Illinois job opening rate 4th-lowest in nation

Illinois job opening rate 4th-lowest in nation

Workers looking for a job find fewer opportunities in Illinois than in virtually any other state.

Illinois is currently battling one of the slowest economic recoveries, still missing more than 250,000 jobs since the pandemic began and facing some of the highest unemployment rates in the nation.

Making matters worse for the 333,100 Illinoisans actively looking for work, the state’s job opening rate is fourth-lowest in the nation, according to data released Feb. 17 by the U.S. Bureau of Labor Statistics. The data indicates there aren’t as many jobs in Illinois as there are in 46 other states.

Only Washington, New York and Delaware have worse job opening rates than Illinois.

The state’s lack of job openings in comparison to other states has reduced the bargaining power of workers in Illinois. They may receive more generous pay and benefits in other states that are more desperate for workers. Those wanting to find work in Illinois are also having a harder time finding openings.

The national economy is currently experiencing one of the greatest labor shortages in recorded history, and national job openings continue to hover around record highs. Illinois isn’t showing many signs of a labor shortage.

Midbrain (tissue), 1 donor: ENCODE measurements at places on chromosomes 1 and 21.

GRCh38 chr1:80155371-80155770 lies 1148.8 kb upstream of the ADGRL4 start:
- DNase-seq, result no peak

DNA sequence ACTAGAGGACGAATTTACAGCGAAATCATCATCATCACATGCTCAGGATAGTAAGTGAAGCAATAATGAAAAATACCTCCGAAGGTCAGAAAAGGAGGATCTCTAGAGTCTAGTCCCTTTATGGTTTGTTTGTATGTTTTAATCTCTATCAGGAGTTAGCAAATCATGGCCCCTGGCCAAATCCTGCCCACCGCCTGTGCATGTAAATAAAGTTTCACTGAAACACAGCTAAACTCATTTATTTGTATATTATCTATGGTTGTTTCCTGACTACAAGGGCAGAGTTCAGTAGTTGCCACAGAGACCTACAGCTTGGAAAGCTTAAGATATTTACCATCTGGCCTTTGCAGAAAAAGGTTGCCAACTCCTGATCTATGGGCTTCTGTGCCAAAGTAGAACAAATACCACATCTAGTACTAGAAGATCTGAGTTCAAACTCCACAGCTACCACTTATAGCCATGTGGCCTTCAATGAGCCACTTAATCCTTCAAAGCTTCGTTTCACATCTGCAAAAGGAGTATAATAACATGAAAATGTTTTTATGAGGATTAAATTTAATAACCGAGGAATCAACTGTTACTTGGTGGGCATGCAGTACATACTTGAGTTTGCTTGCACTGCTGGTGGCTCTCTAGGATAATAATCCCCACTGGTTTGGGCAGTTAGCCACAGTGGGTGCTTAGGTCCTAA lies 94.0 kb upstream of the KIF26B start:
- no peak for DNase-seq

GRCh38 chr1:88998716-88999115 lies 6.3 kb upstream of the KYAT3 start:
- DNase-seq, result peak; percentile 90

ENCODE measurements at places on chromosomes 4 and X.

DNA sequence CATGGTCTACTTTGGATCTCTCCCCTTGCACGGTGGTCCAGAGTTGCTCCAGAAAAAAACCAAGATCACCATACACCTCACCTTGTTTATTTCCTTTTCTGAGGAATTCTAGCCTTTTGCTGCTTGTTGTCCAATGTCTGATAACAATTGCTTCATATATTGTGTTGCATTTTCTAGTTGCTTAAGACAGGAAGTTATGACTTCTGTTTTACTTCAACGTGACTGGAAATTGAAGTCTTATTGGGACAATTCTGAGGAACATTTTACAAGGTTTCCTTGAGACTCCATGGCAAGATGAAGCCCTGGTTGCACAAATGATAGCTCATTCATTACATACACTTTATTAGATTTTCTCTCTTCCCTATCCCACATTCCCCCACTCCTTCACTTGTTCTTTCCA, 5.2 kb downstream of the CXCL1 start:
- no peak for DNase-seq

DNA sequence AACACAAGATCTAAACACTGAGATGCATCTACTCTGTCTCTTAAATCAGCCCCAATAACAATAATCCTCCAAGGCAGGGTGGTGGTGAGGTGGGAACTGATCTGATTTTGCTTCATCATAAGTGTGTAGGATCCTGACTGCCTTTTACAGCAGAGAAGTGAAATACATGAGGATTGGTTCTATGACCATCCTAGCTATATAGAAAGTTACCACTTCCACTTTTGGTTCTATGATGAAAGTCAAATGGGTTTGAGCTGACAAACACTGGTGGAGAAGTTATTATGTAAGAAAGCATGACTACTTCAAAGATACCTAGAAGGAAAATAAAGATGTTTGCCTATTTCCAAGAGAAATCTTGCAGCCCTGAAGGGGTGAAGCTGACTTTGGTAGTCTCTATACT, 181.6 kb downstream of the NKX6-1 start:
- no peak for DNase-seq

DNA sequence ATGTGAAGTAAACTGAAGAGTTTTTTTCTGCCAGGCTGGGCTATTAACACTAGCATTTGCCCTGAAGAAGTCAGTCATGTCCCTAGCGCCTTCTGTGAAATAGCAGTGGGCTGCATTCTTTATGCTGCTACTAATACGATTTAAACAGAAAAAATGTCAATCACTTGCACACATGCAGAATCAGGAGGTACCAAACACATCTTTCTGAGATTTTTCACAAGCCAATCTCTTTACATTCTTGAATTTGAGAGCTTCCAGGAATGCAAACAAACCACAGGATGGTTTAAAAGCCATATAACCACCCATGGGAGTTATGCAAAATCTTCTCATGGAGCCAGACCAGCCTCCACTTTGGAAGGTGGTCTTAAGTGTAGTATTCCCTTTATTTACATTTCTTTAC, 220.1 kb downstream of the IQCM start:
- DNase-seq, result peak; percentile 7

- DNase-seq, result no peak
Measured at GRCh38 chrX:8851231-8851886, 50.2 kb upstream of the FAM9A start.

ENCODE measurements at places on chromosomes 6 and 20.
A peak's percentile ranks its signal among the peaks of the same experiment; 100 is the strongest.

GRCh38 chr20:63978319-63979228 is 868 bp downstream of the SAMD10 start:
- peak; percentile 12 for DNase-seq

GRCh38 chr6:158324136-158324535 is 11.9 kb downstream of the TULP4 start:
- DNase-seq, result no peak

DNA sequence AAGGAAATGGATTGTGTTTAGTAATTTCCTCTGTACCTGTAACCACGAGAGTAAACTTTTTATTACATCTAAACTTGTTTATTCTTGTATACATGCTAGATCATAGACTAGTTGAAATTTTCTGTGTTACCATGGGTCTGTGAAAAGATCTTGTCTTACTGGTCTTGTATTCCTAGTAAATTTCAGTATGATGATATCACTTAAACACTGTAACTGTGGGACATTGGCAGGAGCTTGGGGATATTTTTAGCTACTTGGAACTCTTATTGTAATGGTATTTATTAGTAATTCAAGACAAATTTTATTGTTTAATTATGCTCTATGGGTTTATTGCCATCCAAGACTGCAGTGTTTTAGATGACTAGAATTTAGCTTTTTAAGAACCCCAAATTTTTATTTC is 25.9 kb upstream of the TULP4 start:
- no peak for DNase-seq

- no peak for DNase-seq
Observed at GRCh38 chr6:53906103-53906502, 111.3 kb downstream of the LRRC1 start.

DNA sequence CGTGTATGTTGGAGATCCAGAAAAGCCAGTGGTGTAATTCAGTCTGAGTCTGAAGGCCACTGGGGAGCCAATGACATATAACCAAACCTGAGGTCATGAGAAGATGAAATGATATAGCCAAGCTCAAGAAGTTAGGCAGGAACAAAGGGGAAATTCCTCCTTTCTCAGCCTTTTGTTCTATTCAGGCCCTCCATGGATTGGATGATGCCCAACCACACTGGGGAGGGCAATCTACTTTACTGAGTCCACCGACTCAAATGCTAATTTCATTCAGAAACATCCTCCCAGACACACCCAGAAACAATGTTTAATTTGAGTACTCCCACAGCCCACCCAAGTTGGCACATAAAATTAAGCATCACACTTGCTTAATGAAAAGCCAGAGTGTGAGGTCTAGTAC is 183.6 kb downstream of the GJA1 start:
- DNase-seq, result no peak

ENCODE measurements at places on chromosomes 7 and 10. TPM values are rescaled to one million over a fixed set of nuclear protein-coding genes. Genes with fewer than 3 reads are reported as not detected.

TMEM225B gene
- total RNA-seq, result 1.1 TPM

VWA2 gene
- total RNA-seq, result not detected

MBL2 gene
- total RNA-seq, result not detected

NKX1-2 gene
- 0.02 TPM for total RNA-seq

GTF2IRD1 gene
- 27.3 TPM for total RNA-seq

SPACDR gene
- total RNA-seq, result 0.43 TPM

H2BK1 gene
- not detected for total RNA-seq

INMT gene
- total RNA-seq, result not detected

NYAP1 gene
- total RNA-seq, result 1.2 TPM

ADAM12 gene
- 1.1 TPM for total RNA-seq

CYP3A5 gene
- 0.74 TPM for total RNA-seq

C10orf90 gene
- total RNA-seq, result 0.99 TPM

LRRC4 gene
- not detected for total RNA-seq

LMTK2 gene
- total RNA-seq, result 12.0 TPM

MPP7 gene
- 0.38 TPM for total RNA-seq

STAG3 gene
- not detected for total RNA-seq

Prior to the pandemic, when the U.S. economy was considered to be at full employment, the ratio of unemployed to job openings hovered around 0.8 job seekers per job opening. As of December 2021, that number had declined to 0.6 job seekers per job opening nationally, the lowest number since the Bureau of Labor Statistics began reporting the monthly data in 2000.

But Illinois has a ratio of 0.84 unemployed workers per job opening, on par with the pre-pandemic state and U.S. economy and nowhere near the massive labor shortage seen in other states. That shouldn’t be taken as a positive sign for Illinois’ labor market. It is a bad byproduct of high levels of unemployment and low levels of job openings.

While employers are relieved there is less competition for workers in Illinois than other states, relatively few job openings also indicates Illinois has become a state where it is hard to conduct business. If Illinois hopes to recover its pandemic-related job losses, the state will need to encourage employers to hire.

One good place to start would be to simplify Illinois’ regulatory code, which is the third-most cumbersome in the nation.

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